Historically in Australia, there has been a growing movement behind the development of quality Early Childhood Education & Care Centres. These centres are designed to provide care and education outside of the home for children from birth to five years old. In the mid 1980s, the then Labor Government of Australia promoted & funded the establishment of many centres to provide women who were at home with children the opportunity to move into the workplace. Centre fees were heavily subsidised to make this option viable in the hope that more women would become employed and Australia’s rising unemployment statistics would be reduced.  For more on this subject go to the M/C Journal of Media and Culture(V.17, N.1, 2014):


There has probably never been a society that did not erect barriers to certain kinds of knowledge. Moralists since Greek and Roman antiquity have frowned on busybodies who pry into their neighbours’ private lives; medieval Christian theologians condemned necromancers who wanted to discover the secrets of demons; today we fret about state surveillance of citizens and certain kinds of scientific research on human subjects. Curiosity has never been allowed free rein: there has always been a distinction between good and bad curiosity, legitimate & illegitimate knowledge.

Rarely has the question of where to draw the line between them been as furiously and consequentially debated as in early modern Europe. The new geography, the new science, the new periodical press, the new religions, the new polities that shook Europe between 1500 & 1800 were propagated and absorbed in new sites – not just universities, courts and ecclesiastical councils, but also academies, coffee houses, printers’ shops, salons, marketplaces and battlefields. Who ought to know what & how were questions ventilated in Latin dissertations, novels, sermons, scientific treatises, Jesuit ballets, pornography, satirical poems, penny broadsides and presumably many conversations among learned and lay people alike. Curiosity became an object of intense, even obsessive attention. For a review of The Uses of Curiosity in Early Modern France and Germany by Neil Kenny(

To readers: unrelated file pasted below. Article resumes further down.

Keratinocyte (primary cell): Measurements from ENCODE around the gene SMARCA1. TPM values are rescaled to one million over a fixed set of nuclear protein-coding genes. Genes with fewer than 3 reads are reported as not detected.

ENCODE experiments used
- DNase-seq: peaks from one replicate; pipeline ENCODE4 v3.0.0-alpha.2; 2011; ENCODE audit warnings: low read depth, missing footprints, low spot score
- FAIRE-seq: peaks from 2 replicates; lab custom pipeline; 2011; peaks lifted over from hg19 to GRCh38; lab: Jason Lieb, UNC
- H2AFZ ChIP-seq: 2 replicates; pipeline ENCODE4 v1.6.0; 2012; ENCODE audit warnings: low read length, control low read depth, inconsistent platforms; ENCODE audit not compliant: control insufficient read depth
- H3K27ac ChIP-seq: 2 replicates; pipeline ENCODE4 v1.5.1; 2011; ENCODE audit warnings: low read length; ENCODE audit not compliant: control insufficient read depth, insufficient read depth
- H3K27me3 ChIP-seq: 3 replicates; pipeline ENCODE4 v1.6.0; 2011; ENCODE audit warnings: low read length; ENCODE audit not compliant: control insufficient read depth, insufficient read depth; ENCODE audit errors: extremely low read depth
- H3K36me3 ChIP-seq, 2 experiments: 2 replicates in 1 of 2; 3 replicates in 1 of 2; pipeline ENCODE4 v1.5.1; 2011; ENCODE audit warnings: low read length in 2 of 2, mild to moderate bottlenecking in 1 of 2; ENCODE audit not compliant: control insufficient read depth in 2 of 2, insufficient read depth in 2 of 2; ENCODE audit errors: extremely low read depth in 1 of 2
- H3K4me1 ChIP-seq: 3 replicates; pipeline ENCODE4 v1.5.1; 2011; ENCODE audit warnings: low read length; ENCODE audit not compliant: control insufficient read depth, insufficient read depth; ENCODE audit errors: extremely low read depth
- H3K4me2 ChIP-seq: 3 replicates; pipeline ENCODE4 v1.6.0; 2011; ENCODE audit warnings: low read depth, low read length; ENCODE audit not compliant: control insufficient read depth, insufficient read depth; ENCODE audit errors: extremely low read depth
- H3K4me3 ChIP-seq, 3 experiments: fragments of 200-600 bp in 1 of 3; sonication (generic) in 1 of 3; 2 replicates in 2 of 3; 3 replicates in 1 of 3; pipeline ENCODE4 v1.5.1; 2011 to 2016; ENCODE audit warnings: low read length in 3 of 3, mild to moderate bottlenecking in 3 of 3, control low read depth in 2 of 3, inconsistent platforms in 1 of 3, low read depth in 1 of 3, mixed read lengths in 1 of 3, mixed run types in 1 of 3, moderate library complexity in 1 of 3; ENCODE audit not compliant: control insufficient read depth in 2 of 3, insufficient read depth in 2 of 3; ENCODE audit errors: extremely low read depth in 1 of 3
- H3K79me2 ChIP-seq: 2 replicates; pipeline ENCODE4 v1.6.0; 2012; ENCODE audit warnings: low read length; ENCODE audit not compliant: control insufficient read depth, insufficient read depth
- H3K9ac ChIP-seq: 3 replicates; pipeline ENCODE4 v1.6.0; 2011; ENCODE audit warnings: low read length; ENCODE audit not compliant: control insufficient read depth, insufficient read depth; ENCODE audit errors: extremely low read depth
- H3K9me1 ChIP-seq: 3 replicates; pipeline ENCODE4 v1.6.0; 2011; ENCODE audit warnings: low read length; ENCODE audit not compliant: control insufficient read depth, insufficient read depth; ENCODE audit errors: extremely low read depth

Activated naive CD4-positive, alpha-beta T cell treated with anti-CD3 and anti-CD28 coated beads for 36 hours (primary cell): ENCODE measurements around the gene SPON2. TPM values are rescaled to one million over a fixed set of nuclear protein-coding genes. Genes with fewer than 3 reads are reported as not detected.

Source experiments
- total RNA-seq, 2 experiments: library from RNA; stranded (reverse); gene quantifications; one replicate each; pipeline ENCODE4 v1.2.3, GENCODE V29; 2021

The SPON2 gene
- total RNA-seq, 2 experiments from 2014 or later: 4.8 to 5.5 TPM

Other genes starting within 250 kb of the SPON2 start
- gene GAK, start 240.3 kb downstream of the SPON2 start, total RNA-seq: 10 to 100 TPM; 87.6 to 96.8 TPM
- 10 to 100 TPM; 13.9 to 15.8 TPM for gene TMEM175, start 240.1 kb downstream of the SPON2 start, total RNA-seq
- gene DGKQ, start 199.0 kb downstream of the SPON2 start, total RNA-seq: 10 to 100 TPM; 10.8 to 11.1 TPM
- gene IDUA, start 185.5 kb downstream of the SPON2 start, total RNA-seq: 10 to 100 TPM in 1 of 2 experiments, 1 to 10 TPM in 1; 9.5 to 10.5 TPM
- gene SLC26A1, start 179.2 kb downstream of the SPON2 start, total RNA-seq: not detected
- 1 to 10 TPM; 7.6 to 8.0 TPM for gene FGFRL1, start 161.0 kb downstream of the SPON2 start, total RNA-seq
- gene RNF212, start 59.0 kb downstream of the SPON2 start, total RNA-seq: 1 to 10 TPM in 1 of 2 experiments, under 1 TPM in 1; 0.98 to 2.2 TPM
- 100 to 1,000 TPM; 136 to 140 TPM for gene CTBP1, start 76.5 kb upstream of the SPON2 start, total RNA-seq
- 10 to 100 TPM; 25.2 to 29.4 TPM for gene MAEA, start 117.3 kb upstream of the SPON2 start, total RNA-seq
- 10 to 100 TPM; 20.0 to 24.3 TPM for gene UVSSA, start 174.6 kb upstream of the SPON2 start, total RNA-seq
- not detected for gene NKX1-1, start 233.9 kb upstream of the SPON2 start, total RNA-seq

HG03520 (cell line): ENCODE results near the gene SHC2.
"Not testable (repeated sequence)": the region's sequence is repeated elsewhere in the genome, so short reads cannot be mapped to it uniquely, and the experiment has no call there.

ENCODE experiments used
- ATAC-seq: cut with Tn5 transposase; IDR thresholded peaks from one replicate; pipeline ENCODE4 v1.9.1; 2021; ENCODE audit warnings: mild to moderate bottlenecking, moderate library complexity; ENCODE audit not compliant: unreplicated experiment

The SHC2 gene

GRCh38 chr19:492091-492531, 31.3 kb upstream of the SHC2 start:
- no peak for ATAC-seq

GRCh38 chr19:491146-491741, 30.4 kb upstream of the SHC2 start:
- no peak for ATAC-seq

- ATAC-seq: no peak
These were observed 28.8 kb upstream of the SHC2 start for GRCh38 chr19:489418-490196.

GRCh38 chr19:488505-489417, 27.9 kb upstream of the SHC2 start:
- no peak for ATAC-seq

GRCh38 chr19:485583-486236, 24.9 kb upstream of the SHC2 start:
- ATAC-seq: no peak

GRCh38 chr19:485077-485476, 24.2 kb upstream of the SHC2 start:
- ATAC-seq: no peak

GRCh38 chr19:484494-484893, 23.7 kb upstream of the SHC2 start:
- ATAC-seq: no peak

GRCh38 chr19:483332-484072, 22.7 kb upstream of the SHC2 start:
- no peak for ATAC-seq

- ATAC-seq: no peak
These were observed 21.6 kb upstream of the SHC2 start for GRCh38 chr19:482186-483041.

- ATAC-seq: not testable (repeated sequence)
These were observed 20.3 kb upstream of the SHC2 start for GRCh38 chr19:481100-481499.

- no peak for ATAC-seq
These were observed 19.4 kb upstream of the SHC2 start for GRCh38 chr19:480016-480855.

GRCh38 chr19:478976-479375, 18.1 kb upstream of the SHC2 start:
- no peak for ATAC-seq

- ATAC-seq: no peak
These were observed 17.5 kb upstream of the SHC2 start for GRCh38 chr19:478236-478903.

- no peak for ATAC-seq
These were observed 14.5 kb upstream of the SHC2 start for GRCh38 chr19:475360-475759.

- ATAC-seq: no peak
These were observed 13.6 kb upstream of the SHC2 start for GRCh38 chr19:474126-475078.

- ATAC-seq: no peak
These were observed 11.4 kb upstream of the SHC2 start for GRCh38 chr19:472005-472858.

Oxford, 500 pages, 2004) go to:


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Individuals like myself who have no desire to enter formal learning programs in schools or colleges, universities or any one of a host of institutional arrangements; individuals like myself who have already spent decades studying in both internal and external programs with their various advanced degree and degree, graduate diploma and diploma, certificate & other credential-producing curricula, are now carefully articulating their own short term, medium term, and long-term professional & personal goals.  I am now involved in creating my own model of DIY (Do It Yourself) learning that promotes building a Personal Learning Network(PLN). This PLN is a “universe of people, texts, books, Web sites, blogs, any and all knowledge resources & relationships that help situate me in a community of practitioners.”

Personalized learning is the tailoring of pedagogy, curriculum and learning environments by learners or for learners in order to meet their different learning needs and aspirations. Typically technology is used to facilitate personalized learning environments. Go to this link for many types, plans, and accents of personalized learning some of which I have adopted in the last 25 years:  Online learners, like myself, can assemble dynamic, networked personal learning environments by adopting the most popular tools in many particular domains. Having signed up for a Gmail account, a user can publish websites with Blogger, manage groups and mailing lists with Google Groups, video conference with Google Talk, write collaboratively with Google Docs, track topics with Google Alerts, manage syndicated feeds with Google Reader, share video with YouTube, post images with Picasa: do whatever it is that Google Wave is supposed to do. We need not belabor the power and popularity of services such as Flickr, Facebook, and Twitter. All this incredible functionality is delivered in remarkably stable and user-friendly environments, and it's available free of charge! I only draw on some of these tools as I articulate my own individualized and personalized learning packages.